Rivian, a prominent electric car manufacturer funded by Ford and Amazon, incurred a loss of $1.59 billion during the first quarter of 2022 on sales of $95 million. In the preceding three months, the business supplied 1,227 automobiles to consumers, increasing its total number of deliveries to 2,148.
Rivian said that it currently has over 90,000 bookings for its R1T and R1S electric cars, up from 83,000 in March. As of May 9th, the business has built around 5,000 cars, including its electric truck, SUV, and Amazon delivery van.
The firm reported its first-quarter numbers following a particularly difficult week, during which its stock dropped to all-time lows on the market that one of its major investors, Ford, was selling around 8 percent of its shares in Rivian. Since the start of the year, the company's stock price fell by more than 78%.
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Challenges Rivian Is Facing
Rivian, like other manufacturers, has had difficulty procuring the materials necessary to build lithium-ion batteries for its cars and the semiconductor chips required to power a significant number of its high-tech features. Since its historic IPO last year, when the business launched on the public market with a value of nearly $80 billion, Rivian's stock price has declined. Since then, bottlenecks in the supply chain and production issues have hindered its growth.
But in a teleconference with investors, Rivian's CEO RJ Scaringe said that supply chain interruptions are nearing their conclusion. Scaringe said, "We feel we've seen the worst of it, or the trough, if you will, of the supply limitations." The suppliers are also pressed.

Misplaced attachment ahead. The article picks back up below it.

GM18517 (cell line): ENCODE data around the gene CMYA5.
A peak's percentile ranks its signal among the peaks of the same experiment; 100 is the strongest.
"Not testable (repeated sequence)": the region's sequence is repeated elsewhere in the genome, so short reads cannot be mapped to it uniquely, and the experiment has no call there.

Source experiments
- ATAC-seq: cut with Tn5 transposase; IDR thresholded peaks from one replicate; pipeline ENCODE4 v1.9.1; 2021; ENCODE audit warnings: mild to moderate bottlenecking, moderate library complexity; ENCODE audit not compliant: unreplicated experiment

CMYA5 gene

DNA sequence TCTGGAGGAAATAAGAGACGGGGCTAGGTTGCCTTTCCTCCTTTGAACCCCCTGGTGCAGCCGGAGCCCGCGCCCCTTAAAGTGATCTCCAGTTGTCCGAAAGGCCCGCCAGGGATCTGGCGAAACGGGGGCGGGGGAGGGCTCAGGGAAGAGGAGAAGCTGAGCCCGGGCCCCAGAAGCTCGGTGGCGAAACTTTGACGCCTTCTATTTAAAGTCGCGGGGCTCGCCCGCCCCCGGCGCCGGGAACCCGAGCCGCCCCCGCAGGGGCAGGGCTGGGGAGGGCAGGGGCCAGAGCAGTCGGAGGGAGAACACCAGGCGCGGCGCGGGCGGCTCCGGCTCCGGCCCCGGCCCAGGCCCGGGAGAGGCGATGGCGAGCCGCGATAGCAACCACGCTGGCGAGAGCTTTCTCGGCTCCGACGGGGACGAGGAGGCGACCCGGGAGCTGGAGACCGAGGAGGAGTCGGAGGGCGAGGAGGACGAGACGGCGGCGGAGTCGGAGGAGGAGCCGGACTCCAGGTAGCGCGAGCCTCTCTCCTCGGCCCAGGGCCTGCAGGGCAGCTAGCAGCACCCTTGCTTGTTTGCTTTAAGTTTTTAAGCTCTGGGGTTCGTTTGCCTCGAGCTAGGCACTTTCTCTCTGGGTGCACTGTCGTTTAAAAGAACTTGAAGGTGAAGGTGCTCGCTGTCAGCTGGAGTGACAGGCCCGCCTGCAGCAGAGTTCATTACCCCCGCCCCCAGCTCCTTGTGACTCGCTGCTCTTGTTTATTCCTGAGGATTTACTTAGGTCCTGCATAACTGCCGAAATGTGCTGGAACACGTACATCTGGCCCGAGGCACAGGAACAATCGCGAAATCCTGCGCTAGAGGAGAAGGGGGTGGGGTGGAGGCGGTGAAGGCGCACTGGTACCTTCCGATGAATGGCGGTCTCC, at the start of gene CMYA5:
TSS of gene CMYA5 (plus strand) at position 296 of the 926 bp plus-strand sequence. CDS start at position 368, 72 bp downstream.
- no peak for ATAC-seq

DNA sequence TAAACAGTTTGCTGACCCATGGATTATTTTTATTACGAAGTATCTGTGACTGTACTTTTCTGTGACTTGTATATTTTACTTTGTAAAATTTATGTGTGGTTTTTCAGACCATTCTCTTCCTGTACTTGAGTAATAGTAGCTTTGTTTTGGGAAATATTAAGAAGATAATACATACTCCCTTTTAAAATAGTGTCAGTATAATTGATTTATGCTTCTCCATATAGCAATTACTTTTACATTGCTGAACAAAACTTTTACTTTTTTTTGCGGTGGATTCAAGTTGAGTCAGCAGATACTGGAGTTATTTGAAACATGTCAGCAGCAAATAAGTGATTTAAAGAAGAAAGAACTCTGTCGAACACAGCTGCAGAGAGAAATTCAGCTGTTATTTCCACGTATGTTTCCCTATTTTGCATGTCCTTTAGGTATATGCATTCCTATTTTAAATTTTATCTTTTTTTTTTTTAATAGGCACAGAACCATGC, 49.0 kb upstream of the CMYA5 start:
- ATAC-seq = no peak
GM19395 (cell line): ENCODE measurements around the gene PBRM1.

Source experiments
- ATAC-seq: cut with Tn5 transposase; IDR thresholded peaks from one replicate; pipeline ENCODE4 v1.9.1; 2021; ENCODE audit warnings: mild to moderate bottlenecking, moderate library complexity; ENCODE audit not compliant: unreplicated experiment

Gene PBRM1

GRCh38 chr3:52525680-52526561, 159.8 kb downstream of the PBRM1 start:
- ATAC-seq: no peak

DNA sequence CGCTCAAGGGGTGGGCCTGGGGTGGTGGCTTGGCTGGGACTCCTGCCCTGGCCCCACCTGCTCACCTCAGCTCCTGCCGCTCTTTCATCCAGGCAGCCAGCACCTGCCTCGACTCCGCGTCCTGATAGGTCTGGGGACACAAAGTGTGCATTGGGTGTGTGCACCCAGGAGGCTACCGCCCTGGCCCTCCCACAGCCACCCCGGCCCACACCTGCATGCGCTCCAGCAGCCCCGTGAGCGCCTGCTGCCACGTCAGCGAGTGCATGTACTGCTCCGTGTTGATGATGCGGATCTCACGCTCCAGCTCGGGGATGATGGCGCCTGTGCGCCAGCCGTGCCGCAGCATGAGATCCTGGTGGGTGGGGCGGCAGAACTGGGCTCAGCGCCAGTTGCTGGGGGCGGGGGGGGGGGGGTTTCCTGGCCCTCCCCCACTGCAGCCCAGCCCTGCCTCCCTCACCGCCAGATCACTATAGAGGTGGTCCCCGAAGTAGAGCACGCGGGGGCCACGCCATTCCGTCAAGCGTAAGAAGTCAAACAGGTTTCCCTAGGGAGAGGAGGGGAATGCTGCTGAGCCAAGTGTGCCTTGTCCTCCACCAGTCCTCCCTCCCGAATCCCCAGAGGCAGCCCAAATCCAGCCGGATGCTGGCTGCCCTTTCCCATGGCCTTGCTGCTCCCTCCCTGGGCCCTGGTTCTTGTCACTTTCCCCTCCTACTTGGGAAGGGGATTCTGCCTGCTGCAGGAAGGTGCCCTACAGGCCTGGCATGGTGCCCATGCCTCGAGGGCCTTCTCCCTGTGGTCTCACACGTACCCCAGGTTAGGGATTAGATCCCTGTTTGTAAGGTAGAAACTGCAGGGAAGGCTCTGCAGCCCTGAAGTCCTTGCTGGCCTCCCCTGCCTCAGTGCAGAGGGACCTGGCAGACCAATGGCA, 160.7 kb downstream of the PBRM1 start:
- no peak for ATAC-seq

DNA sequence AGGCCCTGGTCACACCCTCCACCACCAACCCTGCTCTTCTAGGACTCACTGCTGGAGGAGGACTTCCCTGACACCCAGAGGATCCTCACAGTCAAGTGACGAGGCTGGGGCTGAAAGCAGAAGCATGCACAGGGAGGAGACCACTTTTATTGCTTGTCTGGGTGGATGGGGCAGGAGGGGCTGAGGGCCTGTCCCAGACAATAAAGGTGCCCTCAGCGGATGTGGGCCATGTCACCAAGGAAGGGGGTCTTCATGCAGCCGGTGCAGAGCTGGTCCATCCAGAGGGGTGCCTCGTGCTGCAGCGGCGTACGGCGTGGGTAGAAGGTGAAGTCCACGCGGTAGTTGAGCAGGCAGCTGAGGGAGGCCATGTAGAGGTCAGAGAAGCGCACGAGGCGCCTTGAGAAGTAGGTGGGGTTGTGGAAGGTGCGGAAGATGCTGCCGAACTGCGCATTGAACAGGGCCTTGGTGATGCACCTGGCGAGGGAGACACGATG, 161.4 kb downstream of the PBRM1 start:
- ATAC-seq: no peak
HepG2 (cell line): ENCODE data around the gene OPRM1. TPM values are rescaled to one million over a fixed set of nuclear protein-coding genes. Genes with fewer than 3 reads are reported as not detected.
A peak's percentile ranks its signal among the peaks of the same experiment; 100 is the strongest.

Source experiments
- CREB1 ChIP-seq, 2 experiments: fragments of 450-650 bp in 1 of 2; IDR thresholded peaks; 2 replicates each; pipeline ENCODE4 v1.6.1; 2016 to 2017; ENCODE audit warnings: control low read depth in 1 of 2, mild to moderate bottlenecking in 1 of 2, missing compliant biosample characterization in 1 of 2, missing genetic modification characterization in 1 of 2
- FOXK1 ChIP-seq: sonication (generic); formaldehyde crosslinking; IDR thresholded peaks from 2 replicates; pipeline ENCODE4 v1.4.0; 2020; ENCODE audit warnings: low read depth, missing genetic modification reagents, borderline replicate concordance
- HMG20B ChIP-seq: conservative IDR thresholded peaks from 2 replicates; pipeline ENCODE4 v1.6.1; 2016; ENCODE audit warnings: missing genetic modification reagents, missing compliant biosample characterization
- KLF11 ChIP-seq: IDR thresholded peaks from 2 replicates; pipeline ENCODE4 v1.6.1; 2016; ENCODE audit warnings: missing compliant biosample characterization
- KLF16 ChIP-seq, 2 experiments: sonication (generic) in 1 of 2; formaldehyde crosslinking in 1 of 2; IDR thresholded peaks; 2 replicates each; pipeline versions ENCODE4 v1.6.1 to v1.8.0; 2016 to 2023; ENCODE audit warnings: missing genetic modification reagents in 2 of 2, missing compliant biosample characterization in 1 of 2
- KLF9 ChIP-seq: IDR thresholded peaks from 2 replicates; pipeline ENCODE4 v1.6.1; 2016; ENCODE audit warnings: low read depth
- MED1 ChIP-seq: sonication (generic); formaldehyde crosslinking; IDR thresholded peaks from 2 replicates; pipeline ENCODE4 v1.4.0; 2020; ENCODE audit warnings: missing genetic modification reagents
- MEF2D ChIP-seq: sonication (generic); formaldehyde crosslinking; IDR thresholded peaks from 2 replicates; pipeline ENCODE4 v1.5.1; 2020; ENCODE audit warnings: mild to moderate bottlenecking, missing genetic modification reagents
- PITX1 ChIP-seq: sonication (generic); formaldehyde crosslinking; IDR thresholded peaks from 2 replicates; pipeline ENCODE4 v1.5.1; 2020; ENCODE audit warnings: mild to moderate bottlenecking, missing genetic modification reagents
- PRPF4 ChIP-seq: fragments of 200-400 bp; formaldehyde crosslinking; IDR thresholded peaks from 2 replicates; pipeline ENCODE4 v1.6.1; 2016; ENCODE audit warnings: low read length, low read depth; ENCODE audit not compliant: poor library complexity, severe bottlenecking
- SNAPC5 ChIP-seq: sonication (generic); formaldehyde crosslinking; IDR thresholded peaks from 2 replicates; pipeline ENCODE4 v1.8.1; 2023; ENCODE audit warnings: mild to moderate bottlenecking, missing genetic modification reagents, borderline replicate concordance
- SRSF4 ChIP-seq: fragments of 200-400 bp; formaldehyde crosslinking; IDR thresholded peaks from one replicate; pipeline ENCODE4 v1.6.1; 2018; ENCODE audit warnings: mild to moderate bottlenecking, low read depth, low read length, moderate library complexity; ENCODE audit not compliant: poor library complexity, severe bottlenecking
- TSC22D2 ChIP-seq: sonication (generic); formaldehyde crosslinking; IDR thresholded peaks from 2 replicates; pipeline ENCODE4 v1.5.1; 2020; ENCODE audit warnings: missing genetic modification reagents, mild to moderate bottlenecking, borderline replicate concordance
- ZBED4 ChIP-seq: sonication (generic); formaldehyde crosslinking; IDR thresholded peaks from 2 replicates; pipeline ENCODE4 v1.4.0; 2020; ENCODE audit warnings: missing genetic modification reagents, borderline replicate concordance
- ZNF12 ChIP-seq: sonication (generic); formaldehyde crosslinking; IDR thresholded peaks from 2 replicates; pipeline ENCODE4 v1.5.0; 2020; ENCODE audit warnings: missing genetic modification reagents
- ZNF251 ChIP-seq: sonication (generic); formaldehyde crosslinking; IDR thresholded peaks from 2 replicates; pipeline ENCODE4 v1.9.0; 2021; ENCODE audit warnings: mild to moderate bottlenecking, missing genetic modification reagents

According to Morgan Stanley analyst Adam Jonas, Rivian's enterprise value, which is effectively its market capitalization less its net cash, is "now barely over zero dollars." This conveys the message to investors that if Rivian cannot get control of its supply chain, it may be forced to dilute its shareholders.
The Way Forward For Rivian
Rivian CFO Claire McDonough responded that the company had $17 billion in cash on hand, enabling it to scale up production at its Normal, Illinois factory profitably.
Rivian has reacted by scaling down its goals and pursuing a more modest timetable for the remainder of the year; according to its last financial report, only manufacturing 25,000 cars in 2022. According to its Q1 financial report, Rivian continues on target to build this amount of cars in 2018.
RJ Scaringe, CEO of Rivian, said that the business has $17 billion in cash on hand and is on pace to deliver its next electric vehicle (EV) platform, R2, at a new facility in Georgia in 2025. The R1 platform is the dual-motor architecture that supports the R1T pickup truck and R1S sport utility vehicle. R2 will serve as the foundation for a new compact SUV that, according to Rivian, will be more affordable than its previous two cars, both of which have a suggested retail price of over $70,000.
Rivian built 2,553 automobiles during the first quarter but only delivered 1,227 to consumers. McDonough explained this discrepancy due to the company's direct-to-consumer business model, which lacks a typical dealer network to function as distribution hubs.
Ford has also begun delivering the first F-150 Lightning electric pickup vehicles to customers, contributing to profitability. While Rivian is the first to market with an electric pickup, the R1T, Ford's electrified F-series, is likely to encourage more consumers to consider converting to EVs.
Featured image: Rivian
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